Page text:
The secret to being an exceptional leader is sometimes as simple as embracing silence. When you are visiting with a team member or potential client and the conversation lulls, it can feel uncomfortable riding out the silence. You want to keep moving the conversation forward and show how you provide value.
Sometimes you need to allow space for silence. It is in these moments, that you can learn something invaluable you may not have caught otherwise.
Take a two-second pause. Remember that you can be comfortable through long pauses. Two seconds is all you need. When you hear something new, pause for two seconds before responding or answering their question. While it may seem like an uncomfortably long time to wait, make it a habit to mentally count “one-one thousand, two-one thousand.” There is a good chance that your team member will have taken that pause to think or to provide more information.
Ask your people to elaborate on something. Your team member probably knows the details of their work better than you. They are collaborating with other team members and look to provide their best work. This is an opportunity for you to prompt them to learn more. You can say something like “Why is that?” or “Can you tell me more about that?” Asking a follow-up question improves the likelihood of learning new and helpful information.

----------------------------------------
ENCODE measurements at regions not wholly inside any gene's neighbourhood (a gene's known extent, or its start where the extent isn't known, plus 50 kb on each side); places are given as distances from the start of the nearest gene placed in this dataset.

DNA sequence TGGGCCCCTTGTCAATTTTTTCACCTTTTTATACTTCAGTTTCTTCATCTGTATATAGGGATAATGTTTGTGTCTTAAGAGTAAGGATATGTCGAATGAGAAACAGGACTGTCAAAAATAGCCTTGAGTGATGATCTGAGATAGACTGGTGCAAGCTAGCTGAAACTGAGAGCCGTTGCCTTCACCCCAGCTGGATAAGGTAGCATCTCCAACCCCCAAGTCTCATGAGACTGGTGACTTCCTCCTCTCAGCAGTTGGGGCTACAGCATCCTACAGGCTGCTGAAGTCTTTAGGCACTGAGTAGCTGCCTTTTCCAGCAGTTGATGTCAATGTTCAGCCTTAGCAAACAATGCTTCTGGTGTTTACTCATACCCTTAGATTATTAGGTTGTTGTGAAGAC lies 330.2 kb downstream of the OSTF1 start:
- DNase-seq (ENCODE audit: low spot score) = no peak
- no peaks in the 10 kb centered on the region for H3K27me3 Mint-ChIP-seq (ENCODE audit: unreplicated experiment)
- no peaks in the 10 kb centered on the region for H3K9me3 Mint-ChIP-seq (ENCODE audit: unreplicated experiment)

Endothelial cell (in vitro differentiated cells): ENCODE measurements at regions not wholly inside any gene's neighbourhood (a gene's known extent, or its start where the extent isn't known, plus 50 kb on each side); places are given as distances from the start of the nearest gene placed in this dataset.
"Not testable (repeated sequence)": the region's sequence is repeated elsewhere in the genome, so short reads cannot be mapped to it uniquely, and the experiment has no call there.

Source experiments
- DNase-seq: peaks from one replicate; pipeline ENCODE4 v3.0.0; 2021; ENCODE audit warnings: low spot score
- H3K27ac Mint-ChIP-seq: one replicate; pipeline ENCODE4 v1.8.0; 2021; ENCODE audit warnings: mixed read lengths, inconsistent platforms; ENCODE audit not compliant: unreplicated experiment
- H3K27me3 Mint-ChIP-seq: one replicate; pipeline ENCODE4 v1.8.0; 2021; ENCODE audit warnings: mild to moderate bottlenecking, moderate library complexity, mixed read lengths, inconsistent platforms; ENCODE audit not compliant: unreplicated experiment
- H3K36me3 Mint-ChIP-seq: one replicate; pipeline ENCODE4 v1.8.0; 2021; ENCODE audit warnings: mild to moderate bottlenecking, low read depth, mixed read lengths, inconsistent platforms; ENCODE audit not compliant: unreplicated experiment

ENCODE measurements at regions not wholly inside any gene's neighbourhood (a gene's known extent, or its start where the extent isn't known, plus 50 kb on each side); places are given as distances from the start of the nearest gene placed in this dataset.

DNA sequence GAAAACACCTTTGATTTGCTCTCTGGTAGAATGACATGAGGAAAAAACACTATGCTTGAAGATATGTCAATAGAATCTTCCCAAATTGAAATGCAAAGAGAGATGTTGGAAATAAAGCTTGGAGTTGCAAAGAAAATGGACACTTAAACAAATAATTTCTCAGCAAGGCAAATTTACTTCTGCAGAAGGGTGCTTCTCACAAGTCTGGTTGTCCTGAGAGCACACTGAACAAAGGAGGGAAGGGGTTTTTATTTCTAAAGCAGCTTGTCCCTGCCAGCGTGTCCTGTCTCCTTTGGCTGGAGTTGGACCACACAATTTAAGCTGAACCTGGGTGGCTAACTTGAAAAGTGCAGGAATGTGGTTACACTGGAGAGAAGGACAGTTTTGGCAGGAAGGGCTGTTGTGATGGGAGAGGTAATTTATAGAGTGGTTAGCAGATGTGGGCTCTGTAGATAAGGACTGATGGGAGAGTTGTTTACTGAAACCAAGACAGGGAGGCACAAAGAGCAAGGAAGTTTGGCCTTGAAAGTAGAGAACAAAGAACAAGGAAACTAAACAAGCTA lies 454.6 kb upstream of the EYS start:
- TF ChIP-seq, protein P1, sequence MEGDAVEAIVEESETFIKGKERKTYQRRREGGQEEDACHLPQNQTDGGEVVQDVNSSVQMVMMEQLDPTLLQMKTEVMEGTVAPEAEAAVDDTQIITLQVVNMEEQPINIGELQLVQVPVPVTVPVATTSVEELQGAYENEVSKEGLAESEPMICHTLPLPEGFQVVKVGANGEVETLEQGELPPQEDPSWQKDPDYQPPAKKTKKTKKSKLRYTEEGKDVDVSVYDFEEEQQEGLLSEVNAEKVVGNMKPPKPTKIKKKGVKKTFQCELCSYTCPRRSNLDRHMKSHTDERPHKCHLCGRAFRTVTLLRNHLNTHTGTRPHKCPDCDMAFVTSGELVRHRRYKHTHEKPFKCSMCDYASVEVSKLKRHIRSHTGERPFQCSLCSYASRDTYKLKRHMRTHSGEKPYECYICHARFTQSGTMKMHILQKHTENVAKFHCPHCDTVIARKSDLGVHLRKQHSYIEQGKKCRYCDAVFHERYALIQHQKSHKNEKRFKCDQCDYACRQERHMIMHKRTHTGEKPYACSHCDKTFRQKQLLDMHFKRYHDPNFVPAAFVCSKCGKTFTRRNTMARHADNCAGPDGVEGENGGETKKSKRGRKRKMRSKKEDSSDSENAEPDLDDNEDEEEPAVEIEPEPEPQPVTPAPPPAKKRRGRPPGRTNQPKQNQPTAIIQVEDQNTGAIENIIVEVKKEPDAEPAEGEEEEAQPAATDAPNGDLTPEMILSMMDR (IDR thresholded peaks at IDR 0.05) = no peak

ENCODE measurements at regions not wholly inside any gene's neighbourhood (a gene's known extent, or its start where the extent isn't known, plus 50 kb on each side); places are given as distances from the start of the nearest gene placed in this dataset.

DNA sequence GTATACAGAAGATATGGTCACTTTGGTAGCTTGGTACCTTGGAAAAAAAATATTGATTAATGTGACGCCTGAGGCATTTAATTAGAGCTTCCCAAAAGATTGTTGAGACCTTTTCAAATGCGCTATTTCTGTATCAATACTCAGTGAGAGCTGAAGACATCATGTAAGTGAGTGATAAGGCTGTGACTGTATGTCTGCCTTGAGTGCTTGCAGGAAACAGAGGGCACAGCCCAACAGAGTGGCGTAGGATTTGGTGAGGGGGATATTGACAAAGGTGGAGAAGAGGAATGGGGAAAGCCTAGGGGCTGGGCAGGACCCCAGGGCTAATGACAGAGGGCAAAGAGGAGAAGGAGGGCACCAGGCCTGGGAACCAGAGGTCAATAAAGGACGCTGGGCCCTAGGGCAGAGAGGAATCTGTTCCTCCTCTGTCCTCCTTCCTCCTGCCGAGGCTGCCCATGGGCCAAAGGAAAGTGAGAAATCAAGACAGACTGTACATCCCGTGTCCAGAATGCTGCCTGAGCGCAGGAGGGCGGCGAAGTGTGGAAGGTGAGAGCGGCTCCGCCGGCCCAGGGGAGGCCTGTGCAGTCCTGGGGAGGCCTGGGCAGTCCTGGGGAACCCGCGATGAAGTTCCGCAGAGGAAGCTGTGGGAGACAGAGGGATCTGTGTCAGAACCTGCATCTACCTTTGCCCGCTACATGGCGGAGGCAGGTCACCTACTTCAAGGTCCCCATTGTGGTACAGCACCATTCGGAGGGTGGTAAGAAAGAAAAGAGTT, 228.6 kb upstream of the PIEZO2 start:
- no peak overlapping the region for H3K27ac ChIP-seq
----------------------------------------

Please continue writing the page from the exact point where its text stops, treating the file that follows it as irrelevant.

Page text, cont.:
Avoid interrupting. No one likes to be interrupted. Yet, many leaders jump in and interrupt when someone is speaking. When you interject your own thoughts or questions while your team, you interrupt their train of thought. You also come across as rude resulting in less information being shared in the future. If you are excited to share something or have a question, always wait for your turn to speak. Silence is golden.
Many leaders are overly focused on organizational goals and not their team members. They do not take time to truly listen, and they often make the mistake of filling every quiet moment with conversation. When you spend too much time talking, you make it difficult for buyers to express their unique needs and situation. They cannot fully understand what you are offering because they have no time to process the information.
If you typically fill the silence with words, make a point to pause. You never know what you will learn simply by taking a few breaths before continuing the conversation. When you learn to listen more and speak less, you position yourself as a thoughtful leader who gives team members time and space to think. You just might see your team improve by embracing the concept that silence is golden. And this will help you thrive.